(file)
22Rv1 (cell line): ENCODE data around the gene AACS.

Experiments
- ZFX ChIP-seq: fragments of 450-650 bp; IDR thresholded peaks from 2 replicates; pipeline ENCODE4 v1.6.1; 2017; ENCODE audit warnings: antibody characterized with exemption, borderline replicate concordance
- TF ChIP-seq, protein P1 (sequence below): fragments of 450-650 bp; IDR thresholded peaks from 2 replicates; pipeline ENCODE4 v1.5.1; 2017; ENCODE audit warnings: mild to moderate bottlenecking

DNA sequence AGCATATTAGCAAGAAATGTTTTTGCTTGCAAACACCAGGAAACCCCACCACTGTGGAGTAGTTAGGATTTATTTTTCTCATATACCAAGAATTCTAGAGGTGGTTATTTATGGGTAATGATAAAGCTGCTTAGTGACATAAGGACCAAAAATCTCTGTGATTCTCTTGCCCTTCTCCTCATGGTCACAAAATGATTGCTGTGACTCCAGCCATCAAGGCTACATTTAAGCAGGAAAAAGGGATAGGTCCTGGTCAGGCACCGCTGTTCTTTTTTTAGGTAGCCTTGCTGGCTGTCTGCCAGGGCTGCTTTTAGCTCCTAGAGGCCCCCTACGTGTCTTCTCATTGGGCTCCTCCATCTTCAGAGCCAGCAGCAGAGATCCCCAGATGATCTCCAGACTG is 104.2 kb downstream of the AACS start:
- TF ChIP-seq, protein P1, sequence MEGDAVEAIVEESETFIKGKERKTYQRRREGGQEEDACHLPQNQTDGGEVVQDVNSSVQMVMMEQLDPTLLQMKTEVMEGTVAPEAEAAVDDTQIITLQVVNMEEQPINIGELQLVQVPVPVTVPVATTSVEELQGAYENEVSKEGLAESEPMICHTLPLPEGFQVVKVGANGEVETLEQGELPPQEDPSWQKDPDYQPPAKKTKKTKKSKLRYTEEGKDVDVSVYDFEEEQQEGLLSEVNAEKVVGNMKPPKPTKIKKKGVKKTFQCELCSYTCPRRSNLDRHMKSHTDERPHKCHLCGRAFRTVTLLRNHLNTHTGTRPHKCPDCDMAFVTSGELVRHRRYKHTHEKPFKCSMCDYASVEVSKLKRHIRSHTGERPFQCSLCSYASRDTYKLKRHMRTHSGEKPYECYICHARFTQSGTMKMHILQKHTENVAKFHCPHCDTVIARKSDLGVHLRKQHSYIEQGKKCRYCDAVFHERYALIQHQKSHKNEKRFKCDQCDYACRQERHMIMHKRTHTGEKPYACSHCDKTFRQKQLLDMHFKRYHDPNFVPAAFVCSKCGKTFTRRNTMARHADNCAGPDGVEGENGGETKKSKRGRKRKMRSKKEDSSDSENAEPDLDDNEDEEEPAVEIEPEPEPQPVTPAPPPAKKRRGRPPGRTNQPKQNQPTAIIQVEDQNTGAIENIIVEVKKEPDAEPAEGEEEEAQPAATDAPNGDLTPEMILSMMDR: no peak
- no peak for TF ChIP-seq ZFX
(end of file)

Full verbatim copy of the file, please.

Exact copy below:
22Rv1 (cell line): ENCODE data around the gene AACS.

Experiments
- ZFX ChIP-seq: fragments of 450-650 bp; IDR thresholded peaks from 2 replicates; pipeline ENCODE4 v1.6.1; 2017; ENCODE audit warnings: antibody characterized with exemption, borderline replicate concordance
- TF ChIP-seq, protein P1 (sequence below): fragments of 450-650 bp; IDR thresholded peaks from 2 replicates; pipeline ENCODE4 v1.5.1; 2017; ENCODE audit warnings: mild to moderate bottlenecking

DNA sequence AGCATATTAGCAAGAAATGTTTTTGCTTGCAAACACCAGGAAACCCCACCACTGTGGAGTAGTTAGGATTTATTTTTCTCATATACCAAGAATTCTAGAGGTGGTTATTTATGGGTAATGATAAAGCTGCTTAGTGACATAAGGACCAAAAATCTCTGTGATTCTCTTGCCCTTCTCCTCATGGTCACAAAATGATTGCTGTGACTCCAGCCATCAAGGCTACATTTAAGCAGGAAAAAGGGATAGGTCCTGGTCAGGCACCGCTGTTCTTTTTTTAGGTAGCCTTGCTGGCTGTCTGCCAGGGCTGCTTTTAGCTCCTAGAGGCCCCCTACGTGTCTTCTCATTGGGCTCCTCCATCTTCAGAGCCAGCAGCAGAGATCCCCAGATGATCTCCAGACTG is 104.2 kb downstream of the AACS start:
- TF ChIP-seq, protein P1, sequence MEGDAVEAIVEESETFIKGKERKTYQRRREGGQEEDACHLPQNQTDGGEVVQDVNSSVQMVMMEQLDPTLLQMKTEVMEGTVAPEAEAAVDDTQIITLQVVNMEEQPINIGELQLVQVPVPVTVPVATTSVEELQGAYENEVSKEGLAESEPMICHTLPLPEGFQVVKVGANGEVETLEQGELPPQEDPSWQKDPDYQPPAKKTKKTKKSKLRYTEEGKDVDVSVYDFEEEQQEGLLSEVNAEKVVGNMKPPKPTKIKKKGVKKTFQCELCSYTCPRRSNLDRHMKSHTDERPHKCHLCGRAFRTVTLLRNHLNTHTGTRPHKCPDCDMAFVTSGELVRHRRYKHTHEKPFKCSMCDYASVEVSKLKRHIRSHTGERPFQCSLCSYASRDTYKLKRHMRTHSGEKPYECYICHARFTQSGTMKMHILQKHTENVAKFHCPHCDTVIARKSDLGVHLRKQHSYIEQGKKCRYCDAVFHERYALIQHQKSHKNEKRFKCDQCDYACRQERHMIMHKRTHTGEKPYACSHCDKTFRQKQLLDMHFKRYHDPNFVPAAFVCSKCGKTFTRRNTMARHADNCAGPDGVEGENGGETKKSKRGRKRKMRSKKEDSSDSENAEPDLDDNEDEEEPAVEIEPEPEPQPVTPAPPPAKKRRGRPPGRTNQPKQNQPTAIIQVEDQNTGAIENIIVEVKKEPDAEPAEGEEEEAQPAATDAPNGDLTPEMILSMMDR: no peak
- no peak for TF ChIP-seq ZFX